Russian Numbers – 1 to 100 and Further

russian numbers
Linghe is a native Chinese speaker with a degree in English. She loves learning different languages and sharing her experience.

When learning a new language, the next thing you should do after learning the alphabet is probably to know how to count. Whether you wish to tell people about time, age, or ask for prices when shopping, remembering numbers will make things much easier. Learning numbers is also a quite independent process as all you need to do is to learning the vocabulary. So now let’s get started to learn Russian numbers!

Fortunately, Russian numbers are counted very logically. Unlike French which expresses “ninety-nine” as “four times twenty plus nineteen”, the Russian way of counting is much more predictable. Now you have another reason to nail down these words today!

Let’s dive in!

Russian Numbers 0 to 10

Russian numbers 0 to 10

Note that the form of один (“one”) and два (“two”) may change according to the gender of the corresponding noun.

masculine: один; два

один мальчик, два мальчика

feminine: одна; две

одна девочка, две девочки

neuter: одно; два

одно окно, два окна

Russian Numbers 11 to 19

Numbers 11 to 19 are also really easy. Simply add “надцать” behind the numbers 1 to 9. Note that some numbers may change a little (colored in red). The simple rule is that If a number end with “ь”, then “ь” should be omitted before adding “надцать”. For example, fifteen in Russian is “пятнадцать” instead of “пятьнадцать”

  • 11 – одиннадцать
  • 12 – двенадцать
  • 13 – тринадцать
  • 14 – четырнадцать
  • 15 – пятнадцать
  • 16 – шестнадцать
  • 17 – семнадцать
  • 18 – восемнадцать
  • 19 – девятнадцать

From this part, we don’t provide romanized pronunciation anymore, as you should have already covered this part in the alphabet part. If not, it’s strongly suggested to learn the Russian Cyrillic Alphabet and master its pronunciation before you learn anything deeper. If you don’t know where to start, LingoDeer is a great resource where you can master the fundamentals of Russian or level up your learning.

Russian Numbers 20 to 90

Once over 20, the Russian numbers are compounded very much like English ones. Simply add the number 1 to 9 after the tens.

  • 20 – двадцать
  • 21 – двадцать один
  • 22 – двадцать два
  • 23 – двадцать три

  • 30 – тридцать
  • 40 – сорок
  • 50 – пятьдесят
  • 60 – шестьдесят
  • 70 – семьдесят
  • 80 – восемьдесят
  • 90 – девяносто

You must have noticed the tens in Russian are also very easy to remember. 20 and 30 are pretty like number 11 to 19 (adding дцать), while 50 to 80 can be easily formed by adding десят. Only 40 and 90 are irregular.

Large Numbers 100 and above

100 in Russian is “сто”. And the hundreds also follow a pattern of ending with “сти”, “ста” or “сот”.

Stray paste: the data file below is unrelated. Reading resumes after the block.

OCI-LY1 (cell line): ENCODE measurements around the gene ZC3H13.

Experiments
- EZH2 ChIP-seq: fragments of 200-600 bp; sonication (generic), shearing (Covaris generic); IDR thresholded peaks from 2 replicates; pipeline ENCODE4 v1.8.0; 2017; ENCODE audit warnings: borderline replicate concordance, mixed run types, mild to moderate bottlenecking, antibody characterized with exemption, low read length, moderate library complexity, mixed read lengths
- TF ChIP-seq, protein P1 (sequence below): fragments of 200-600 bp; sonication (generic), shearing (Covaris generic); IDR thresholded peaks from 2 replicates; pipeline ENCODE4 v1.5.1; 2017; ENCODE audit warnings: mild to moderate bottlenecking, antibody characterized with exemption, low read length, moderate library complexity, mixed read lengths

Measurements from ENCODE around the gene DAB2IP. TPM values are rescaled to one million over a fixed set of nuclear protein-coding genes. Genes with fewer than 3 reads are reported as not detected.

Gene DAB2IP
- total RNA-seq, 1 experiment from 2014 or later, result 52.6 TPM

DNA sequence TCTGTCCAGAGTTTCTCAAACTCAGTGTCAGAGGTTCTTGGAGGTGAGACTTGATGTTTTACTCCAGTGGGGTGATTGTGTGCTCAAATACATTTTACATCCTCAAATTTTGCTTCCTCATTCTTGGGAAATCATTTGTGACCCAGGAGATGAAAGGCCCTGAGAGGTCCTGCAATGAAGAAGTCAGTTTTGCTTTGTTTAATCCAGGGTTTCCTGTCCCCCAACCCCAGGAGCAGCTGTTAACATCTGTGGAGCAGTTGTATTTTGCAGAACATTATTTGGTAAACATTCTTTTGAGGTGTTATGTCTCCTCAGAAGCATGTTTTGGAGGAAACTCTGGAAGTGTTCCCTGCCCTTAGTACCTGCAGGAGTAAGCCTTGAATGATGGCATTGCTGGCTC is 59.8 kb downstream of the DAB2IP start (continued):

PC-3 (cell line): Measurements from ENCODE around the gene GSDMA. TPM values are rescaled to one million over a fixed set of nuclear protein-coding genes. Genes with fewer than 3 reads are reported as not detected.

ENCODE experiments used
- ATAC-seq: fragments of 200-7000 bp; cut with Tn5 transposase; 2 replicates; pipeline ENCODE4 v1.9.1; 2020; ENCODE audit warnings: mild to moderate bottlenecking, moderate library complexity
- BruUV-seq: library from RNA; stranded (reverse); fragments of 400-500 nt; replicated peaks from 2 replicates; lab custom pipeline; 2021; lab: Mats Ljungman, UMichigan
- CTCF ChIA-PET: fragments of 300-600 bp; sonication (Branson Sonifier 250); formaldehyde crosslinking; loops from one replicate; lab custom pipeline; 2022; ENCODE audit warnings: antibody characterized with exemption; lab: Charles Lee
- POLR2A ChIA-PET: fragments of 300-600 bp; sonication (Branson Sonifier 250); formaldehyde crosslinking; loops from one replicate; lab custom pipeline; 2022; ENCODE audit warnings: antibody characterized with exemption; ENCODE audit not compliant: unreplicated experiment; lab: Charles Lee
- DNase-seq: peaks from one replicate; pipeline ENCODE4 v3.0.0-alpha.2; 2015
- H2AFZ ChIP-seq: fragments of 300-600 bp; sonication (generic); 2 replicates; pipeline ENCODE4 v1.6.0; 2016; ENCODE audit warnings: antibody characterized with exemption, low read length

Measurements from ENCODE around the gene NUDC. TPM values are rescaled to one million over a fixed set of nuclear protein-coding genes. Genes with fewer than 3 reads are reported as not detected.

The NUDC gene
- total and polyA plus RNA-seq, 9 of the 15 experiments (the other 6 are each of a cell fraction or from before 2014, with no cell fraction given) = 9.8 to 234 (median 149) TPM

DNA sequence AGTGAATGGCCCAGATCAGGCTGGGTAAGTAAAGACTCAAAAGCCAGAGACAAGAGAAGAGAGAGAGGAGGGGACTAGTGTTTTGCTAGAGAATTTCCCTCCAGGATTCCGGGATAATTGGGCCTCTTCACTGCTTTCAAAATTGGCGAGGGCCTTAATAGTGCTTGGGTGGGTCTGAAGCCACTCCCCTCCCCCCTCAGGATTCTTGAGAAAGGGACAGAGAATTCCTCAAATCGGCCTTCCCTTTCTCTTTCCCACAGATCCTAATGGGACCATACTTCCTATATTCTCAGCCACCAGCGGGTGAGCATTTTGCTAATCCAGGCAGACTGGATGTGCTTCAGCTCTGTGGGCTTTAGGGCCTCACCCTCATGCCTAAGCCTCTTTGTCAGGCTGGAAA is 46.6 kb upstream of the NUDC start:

• 100 – сто
  • 200 – двести
  • 300 – триста
  • 400 – четыреста
  • 500 – пятьсот
  • 600 – шестьсот
  • 700 – семьсот
  • 800 – восемьсот
  • 900 – девятьсот

Larger numbers from 1000 up in Russian are counted exactly the same way as English.

  • 1,000 – тысяча
  • 10,000 – десять тысяч
  • 100,000 – сто тысяч
  • 1,000,000 – миллион
  • 1,000,000,000 – миллиард

Now try to read 1348 (тысяча триста сорок восемь). Did you get it?

Here is a Summary of Russian Cardinal Numbers. Let’s review what we’ve learned!

Russian Numbers 0 to 1000 and further

Russian Ordinal Numbers

Now you’ve learned how to count in Russian. Let’s take a quick look at some ordinal numbers.

  • the first – первый
  • the second – второй
  • the third – третий
  • the fourth – четвёртый
  • the fifth – пятый
  • the sixth – шестой
  • the seventh – седьмой
  • the eighth – восьмой
  • the ninth – девятый
  • the tenth – десятый 

You may have noticed that ordinal number endings seem very similar to masculine endings of adjectives. That’s because they are! As such, the endings will change depending on the corresponding noun. For example, we use neuter endings with dates.

Date How it’s written in Russian How it’s pronounced
March 4 4 марта четвёртое марта

With years, it’s a different matter. The word “year” (год) is masculine, so we need to use masculine endings for its ordinal number as well.

Date How it’s written How it’s pronounced
March 4, 2022 4 марта 2022 г. четвёртое марта две тысячи двадцать второго года

But wait, you’ll say, this ending doesn’t look like -ый, -ий, and -ой we’re used to! The reason for that lies in the mystery of Russian noun and adjective cases. We will cover that in later articles 😉

Hope you enjoyed this one!

Let us know what you think in the comments.

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